As shown in FIG. 6 and described above, circuit board 62 provides both physical support and electrical interconnections for function switches 44 and 46 and left limit switch 66. The circuit lines for each of these switches are brought out to electrical contacts 86 which are positioned on the underside of circuit board 62. When circuit board 62 is assembled onto lower cover 14, contacts 86 overlay electrical conductors 88 on sheet 90. A resilient pad 92 forces conductors 88 against contacts 86 and enables electrical connection therebetween. A similar arrangement exists at circuit board 64 where contacts 94 make contact with electrical conductors 96 on sheet 98. A similar resilient member 100 forces electrical conductors 96 against contacts 94 when circuit board 64 is assembled into lower cover 16.
Circuit board 64 also supports a linear encoding reader 102 and a plug 104 which connects to a flexible cable 106. A linear encoding strip 108 is fastened to the rightmost end of tray 22 and is threaded through opening 110 in linear encoding reader 102. As tray 22 translates along its extended axis, linear encoding strip 108 interacts with encoding reader 102 to provide signals indicative of such movement. Those signals are transferred to conductors (not shown) in circuit board 64 and then into the control circuitry of the display via contacts 94, conductors 96 etc.
Flexible cable 106 provides interconnections between circuit board 64 and a rotary encoding mechanism mounted on tray 20. As shown in FIG. 4, flexible cable 106 is positioned between a pair of guides 112 and 114 which extend from upper cover 114. These act to maintain the orientation of cable 106 as it is moved back and forth by the movement of tray 22.
The rotary encoding mechanism will now be described with relation to FIGS. 4, 5, 6, 9, 10, and 11. The sectional views in FIGS. 9 and 10 are taken along the indicated lines in FIG. 4. FIG. 11 is a rear view of the rotary encoding mechanism. As is shown in FIG. 6, an encoder wheel 120 is affixed to shaft 122 which, in turn, has an actuating wheel 124 mounted thereon. The surface of encoder wheel 120 has a plurality of radial markings 126 which enable rotary motion signals to be derived. Those signals are generated within rotary encoding reader 128.
As shown in FIG. 10, which illustrates a sectional view looking to the right from line 10--10 in FIG. 4, axle 40 of roller 20 mates within inverted, U-shaped bearing member 130. Note that axle 40 is free to move up or down within opening 132 but is confined from horizontal movement by the vertical sides of U shaped bearing 130. As shown in FIGS. 6 and 11, shaft 122, which connects encoding wheel 120 to actuating wheel 124, is maintained in position by fingers 134, 136, and 138.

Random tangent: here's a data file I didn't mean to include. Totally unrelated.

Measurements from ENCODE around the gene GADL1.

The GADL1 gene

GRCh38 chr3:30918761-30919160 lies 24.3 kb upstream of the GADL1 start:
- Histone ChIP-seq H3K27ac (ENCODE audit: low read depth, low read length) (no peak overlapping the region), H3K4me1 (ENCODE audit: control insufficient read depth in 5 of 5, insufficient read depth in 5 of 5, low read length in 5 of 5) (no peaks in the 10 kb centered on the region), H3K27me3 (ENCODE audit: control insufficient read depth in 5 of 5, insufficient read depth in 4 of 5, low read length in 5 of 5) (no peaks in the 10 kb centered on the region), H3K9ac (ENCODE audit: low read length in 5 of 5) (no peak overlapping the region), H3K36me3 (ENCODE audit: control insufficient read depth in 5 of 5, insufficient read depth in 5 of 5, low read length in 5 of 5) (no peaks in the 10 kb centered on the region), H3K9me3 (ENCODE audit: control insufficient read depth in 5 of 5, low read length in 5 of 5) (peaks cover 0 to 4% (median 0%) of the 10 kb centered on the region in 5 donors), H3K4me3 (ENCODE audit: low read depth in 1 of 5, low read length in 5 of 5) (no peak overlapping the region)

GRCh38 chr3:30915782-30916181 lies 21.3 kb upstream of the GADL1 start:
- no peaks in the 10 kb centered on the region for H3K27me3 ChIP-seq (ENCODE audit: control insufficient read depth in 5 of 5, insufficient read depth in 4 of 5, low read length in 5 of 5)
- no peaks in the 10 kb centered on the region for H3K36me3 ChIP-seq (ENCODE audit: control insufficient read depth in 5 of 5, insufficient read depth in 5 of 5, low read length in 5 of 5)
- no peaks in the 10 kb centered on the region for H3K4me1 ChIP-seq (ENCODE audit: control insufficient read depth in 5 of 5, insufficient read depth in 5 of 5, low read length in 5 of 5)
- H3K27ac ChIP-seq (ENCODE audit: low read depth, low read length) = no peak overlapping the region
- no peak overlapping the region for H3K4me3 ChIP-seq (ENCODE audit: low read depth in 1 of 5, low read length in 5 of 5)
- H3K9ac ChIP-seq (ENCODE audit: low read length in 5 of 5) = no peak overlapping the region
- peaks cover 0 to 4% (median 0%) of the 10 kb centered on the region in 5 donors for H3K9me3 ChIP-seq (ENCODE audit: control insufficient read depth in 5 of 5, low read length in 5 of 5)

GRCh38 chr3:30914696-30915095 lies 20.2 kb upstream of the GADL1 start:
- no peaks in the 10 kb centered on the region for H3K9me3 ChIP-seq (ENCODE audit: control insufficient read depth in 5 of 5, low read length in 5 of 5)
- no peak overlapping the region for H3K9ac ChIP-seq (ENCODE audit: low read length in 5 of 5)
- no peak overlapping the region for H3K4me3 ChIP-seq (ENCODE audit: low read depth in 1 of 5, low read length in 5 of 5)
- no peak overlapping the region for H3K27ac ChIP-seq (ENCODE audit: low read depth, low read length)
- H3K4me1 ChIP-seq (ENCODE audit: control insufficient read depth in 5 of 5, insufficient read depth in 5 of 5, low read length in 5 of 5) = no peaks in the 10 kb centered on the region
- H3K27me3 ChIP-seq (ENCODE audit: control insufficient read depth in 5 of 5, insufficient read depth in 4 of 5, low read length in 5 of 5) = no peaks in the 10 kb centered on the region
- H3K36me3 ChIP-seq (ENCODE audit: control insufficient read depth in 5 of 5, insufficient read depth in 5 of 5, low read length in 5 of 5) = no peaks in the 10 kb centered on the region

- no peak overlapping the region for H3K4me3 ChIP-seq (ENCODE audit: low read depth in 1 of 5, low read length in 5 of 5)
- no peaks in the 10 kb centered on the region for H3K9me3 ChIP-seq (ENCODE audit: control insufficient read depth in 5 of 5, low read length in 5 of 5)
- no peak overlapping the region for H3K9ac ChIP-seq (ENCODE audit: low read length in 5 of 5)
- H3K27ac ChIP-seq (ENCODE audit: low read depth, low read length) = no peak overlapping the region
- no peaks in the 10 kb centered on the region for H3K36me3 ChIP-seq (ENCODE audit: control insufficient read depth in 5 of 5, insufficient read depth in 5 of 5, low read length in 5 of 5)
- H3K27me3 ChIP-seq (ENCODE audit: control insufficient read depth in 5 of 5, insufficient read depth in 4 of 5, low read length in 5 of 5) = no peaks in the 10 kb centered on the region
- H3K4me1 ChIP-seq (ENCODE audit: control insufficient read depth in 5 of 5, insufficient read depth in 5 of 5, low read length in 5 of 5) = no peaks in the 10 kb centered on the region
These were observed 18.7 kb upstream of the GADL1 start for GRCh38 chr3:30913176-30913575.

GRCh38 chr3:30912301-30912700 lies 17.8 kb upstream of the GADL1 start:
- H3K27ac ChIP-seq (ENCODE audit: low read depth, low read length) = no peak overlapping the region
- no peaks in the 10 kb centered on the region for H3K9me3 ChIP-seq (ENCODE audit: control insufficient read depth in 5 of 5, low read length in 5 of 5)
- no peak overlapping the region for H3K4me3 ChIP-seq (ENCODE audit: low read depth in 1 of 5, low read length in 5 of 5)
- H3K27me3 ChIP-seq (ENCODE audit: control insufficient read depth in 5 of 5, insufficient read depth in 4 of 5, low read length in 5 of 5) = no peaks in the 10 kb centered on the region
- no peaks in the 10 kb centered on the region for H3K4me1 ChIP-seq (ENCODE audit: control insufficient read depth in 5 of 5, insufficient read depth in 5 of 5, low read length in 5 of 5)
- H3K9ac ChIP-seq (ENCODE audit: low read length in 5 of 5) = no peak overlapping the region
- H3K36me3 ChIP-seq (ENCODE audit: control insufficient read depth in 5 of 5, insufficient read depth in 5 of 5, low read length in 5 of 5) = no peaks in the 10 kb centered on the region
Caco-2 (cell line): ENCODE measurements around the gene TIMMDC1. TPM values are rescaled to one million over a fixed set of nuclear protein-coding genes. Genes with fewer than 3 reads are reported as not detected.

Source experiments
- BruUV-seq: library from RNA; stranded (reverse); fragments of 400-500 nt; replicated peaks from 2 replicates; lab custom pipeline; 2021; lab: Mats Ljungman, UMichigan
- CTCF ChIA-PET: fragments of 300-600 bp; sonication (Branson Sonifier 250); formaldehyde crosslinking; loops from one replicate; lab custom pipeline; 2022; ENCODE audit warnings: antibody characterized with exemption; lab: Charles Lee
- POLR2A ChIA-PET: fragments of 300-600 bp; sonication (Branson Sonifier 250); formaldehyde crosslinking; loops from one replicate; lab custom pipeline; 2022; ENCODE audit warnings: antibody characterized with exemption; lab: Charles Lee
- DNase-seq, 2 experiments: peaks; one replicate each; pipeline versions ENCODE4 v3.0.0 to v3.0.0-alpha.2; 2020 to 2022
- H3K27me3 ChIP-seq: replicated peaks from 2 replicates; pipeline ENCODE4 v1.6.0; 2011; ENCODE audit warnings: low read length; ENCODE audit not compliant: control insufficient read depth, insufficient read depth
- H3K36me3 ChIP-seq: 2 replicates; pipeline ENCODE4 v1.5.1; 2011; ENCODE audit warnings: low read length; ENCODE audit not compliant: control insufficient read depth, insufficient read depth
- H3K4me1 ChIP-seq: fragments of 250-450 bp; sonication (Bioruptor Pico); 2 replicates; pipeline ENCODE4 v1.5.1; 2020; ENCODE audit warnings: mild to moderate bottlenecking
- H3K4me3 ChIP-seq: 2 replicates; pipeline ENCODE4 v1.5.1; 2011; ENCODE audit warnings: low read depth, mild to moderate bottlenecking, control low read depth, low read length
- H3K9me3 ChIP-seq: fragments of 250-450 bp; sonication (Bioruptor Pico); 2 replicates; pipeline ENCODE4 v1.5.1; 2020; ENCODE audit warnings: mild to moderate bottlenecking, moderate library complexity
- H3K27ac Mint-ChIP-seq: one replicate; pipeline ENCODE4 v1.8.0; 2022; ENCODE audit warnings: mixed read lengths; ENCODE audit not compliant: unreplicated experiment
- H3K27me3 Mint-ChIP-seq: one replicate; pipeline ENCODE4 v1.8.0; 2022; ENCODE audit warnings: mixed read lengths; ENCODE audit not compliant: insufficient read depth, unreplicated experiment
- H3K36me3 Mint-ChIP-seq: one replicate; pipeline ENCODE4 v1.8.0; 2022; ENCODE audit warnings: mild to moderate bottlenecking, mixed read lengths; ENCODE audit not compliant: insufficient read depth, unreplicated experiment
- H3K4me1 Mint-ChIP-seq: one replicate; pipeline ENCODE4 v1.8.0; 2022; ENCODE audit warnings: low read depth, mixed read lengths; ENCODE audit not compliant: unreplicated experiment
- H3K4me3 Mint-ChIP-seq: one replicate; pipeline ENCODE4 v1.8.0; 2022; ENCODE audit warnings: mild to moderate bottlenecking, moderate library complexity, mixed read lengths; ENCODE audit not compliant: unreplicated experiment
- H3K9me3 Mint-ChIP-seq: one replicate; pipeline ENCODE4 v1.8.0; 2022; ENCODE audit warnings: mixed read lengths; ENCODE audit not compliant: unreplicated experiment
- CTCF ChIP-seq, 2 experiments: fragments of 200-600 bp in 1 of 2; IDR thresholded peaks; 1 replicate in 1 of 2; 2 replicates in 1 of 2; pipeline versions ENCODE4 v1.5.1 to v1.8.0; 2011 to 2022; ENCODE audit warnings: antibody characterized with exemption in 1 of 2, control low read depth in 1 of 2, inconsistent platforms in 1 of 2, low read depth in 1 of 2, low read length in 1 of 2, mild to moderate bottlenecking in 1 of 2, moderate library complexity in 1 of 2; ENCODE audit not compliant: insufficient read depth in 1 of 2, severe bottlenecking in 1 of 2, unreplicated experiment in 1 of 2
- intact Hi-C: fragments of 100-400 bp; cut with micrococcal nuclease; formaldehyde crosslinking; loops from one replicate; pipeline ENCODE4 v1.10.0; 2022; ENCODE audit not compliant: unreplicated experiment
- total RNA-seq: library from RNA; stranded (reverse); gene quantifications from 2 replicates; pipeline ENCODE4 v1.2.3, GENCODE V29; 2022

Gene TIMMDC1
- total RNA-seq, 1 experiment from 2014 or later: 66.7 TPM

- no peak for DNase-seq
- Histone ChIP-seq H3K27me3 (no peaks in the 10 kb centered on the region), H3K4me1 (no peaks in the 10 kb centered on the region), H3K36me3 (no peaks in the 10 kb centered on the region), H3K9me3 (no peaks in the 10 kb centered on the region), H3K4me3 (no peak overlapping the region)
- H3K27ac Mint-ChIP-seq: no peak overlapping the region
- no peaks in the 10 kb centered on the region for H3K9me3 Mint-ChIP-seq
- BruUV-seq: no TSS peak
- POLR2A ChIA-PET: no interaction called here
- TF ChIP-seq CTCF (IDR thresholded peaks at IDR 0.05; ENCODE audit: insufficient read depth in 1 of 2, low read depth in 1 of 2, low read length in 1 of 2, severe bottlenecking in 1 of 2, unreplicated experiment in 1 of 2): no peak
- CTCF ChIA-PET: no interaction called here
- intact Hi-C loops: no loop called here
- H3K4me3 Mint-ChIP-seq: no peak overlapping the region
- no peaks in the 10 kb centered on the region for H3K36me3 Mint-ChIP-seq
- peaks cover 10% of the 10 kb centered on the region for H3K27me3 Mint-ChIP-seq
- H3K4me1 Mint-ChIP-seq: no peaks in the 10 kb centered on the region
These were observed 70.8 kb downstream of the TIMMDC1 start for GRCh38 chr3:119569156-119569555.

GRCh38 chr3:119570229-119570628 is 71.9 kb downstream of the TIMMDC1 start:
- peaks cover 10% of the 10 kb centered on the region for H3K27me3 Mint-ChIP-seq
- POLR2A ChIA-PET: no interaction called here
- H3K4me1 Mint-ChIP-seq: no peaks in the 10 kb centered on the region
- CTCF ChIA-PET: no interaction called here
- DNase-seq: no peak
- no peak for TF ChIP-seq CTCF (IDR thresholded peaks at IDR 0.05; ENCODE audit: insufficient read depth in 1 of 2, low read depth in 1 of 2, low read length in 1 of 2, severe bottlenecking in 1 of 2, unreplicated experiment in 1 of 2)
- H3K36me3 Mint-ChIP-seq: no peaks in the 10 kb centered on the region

The above-described structure enables the entire rotary encoder to move with tray 22. Furthermore, when axle 40 of roller 20 is placed into opening 132 of inverted U bearing number 130, the resilient coating 62 on roller 20 bears down upon the periphery of actuating wheel 124. Thus, while inverted U bearing member 130 constrains the motion of shaft 40 (and roller 20) in the horizontal direction, in the vertical direction its weight freely bears upon actuating wheel 124. Thus, the pressure that roller 20 exerts on actuating wheel 124 is a function of gravity and is not subject to manufacturing tolerances of the various parts. Furthermore, note that the center line of shaft 122 is offset from the center line of roller 20, thereby enabling the rotary encoder to be offset and have a lower aspect ratio with respect to the upper surface of roller 20. This structure thus enables a simple connection between roller 20 and the rotary encoding mechanism, while enabling roller 20 to be positioned close to the surface of the keyboard for more ready access by the user. Additionally, the structure shown enables the entire rotary encoding mechanism to accurately encode the motion of roller 20 while it is being moved laterally by tray 22. Thus, the need for complex mechanical interconnections which are subject to wear and erroneous outputs is avoided.
It should be understood that the foregoing description is only illustrative of the invention. Various alternatives and modifications can be devised by those skilled in the art without departing from the invention. For instance, while the invention has been described as incorporated into a keyboard, it could be housed separately and positioned by the user at a convenient location adjacent the keyboard. Accordingly, the present invention is intended to embrace all such alternatives, modifications and variances which fall within the scope of the appended claims.
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|U.S. Classification||345/157, 74/471.0XY, 345/168|
|International Classification||H01H13/702, G06F3/033|
|Cooperative Classification||G06F3/0362, Y10T74/20201, H01H2221/012, H01H13/702|
|European Classification||G06F3/0362, H01H13/702|
|May 21, 1990||AS||Assignment|
Owner name: HEWLETT-PACKARD COMPANY, CALIFORNIA
Free format text: ASSIGNMENT OF ASSIGNORS INTEREST.;ASSIGNORS:LONG, SHYH L.;RAMACHANDRAN, HARIRAM;QUEK, SOO H.;REEL/FRAME:005302/0869
Effective date: 19891205
|Dec 29, 1995||FPAY||Fee payment|
Year of fee payment: 4
|Jan 25, 2000||REMI||Maintenance fee reminder mailed|
|Jul 2, 2000||LAPS||Lapse for failure to pay maintenance fees|